And yet, this dinner was perhaps one of my favorite memories from Paraty. It was quiet enough on the street to be romantic, but still enough people milling about that it wasn’t spooky. We were even visited by an elf with a crystal ball, aka a Chilean backpacker with pretty eyes and excellent ball handling skills (insert your own joke here). The food turned out to be really good, and we were able to take our time sipping wine and talking about how much we were enjoying Paraty.
While we were eating, we kept hearing the unmistakable sound of a marching band all around us. Turns out, we were in the middle of a Festa do Divino celebration, an annual religious festival. After dinner, we took in some of the festivities.
In travel, as in life, you have all of these ideas and plans of how to make the trip perfect. But I’m learning that it’s the unexpected, even slightly inconvenient moments that really make an impact. We didn’t set out to travel to Paraty and have chilly dinner on a deserted street to the sounds of a marching band, but it couldn’t have been a better night.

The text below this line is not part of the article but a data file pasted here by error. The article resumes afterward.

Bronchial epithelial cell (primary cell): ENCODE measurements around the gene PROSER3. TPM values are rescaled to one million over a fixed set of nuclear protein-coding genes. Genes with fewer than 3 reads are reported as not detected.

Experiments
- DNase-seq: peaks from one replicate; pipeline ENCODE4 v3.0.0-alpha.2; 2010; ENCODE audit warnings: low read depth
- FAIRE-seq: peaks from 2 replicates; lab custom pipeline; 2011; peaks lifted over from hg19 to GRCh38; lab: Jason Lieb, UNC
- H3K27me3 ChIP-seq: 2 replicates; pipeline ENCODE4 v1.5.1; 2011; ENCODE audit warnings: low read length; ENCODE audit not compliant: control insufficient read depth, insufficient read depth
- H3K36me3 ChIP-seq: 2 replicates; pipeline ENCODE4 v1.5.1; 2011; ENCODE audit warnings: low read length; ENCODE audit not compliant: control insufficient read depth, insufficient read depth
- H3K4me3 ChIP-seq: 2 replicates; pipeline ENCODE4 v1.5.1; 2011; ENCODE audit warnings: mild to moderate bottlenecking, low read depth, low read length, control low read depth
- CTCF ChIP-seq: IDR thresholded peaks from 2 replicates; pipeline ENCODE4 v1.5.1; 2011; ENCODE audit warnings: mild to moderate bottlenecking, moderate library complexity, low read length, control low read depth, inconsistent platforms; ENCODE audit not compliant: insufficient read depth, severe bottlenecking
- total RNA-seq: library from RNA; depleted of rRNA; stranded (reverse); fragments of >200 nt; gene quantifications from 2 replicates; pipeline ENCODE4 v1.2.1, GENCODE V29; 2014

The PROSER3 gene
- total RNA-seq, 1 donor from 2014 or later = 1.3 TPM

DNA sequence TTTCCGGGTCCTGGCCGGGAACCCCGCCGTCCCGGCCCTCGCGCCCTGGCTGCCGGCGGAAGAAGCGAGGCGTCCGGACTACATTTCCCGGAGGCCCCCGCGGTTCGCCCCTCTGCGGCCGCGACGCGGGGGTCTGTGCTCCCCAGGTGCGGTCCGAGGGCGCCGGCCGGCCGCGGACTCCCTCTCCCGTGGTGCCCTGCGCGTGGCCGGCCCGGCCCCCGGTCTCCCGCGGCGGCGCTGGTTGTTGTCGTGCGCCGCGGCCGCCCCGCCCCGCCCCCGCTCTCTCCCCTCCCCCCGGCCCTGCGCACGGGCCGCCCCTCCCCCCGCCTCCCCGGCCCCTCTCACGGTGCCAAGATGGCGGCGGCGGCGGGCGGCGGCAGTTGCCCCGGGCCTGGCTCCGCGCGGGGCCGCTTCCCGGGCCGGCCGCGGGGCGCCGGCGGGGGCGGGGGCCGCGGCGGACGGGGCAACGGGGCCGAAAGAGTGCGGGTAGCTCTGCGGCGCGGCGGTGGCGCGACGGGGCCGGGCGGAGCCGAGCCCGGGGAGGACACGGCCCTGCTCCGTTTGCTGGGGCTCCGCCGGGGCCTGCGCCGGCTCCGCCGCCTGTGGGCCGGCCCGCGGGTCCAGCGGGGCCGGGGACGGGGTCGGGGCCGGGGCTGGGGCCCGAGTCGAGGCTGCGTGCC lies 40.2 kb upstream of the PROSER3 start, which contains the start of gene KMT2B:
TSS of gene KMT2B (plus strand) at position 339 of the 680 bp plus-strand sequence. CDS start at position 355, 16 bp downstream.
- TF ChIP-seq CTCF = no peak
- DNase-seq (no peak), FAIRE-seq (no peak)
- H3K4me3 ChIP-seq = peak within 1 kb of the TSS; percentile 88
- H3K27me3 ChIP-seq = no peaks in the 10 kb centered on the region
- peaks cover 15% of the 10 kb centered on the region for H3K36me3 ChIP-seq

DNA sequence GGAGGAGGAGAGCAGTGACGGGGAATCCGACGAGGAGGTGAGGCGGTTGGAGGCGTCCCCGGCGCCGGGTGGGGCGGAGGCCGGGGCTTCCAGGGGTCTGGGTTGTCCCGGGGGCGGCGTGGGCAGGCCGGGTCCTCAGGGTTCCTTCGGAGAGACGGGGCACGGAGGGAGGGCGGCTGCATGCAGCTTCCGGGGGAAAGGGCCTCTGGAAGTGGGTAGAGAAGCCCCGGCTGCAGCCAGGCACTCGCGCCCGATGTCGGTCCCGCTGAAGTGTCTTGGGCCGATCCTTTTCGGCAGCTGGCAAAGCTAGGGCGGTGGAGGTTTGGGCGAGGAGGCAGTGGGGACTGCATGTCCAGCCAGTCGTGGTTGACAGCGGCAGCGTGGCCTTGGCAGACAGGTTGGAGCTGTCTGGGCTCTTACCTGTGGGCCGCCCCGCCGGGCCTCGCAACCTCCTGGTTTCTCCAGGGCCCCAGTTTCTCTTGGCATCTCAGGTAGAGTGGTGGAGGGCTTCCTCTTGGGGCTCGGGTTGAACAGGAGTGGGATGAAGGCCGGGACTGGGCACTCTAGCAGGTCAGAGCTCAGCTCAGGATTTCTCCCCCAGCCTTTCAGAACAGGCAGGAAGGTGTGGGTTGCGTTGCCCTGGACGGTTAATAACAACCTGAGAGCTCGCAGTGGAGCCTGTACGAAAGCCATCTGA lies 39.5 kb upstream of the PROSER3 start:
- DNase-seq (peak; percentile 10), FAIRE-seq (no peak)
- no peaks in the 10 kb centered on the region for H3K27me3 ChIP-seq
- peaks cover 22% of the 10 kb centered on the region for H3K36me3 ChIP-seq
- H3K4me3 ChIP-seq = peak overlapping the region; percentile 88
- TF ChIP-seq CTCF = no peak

Bit #4 – Basic Paraty travel information
So, after all this raving, maybe you’re thinking of planning a trip to Paraty yourself?
How to get there
There is no airport in Paraty, making it somewhat difficult to access, but also probably helping to preserve its beauty.
You can drive to Paraty from Sao Paulo and Rio de Janeiro. We made the trip from a city four hours outside of Sao Paulo. It was a bit terrifying, but worth it.